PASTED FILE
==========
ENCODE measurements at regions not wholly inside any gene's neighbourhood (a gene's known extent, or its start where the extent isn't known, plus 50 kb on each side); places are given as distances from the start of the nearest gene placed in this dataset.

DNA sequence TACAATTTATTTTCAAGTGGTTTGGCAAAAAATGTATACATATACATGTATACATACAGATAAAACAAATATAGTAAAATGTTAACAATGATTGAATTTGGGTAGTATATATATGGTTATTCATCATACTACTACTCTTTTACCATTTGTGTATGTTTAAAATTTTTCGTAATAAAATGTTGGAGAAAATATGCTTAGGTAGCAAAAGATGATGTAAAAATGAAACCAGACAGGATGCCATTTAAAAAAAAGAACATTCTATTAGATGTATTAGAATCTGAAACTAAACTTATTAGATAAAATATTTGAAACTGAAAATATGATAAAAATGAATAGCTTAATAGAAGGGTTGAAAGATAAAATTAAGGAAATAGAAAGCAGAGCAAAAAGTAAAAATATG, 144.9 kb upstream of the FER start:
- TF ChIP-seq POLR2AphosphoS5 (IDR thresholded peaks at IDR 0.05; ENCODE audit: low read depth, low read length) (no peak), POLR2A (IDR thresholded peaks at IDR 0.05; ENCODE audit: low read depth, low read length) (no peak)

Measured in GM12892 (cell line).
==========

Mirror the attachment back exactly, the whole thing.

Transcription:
ENCODE measurements at regions not wholly inside any gene's neighbourhood (a gene's known extent, or its start where the extent isn't known, plus 50 kb on each side); places are given as distances from the start of the nearest gene placed in this dataset.

DNA sequence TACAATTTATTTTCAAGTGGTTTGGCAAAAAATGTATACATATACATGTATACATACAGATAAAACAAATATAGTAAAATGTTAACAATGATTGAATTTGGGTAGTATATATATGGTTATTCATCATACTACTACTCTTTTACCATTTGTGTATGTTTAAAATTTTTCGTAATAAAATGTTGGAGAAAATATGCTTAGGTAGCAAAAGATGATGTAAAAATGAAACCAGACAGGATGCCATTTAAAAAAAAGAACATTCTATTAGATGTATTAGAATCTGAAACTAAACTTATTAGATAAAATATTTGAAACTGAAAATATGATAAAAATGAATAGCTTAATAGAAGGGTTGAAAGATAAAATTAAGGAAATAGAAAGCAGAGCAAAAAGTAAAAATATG, 144.9 kb upstream of the FER start:
- TF ChIP-seq POLR2AphosphoS5 (IDR thresholded peaks at IDR 0.05; ENCODE audit: low read depth, low read length) (no peak), POLR2A (IDR thresholded peaks at IDR 0.05; ENCODE audit: low read depth, low read length) (no peak)

Measured in GM12892 (cell line).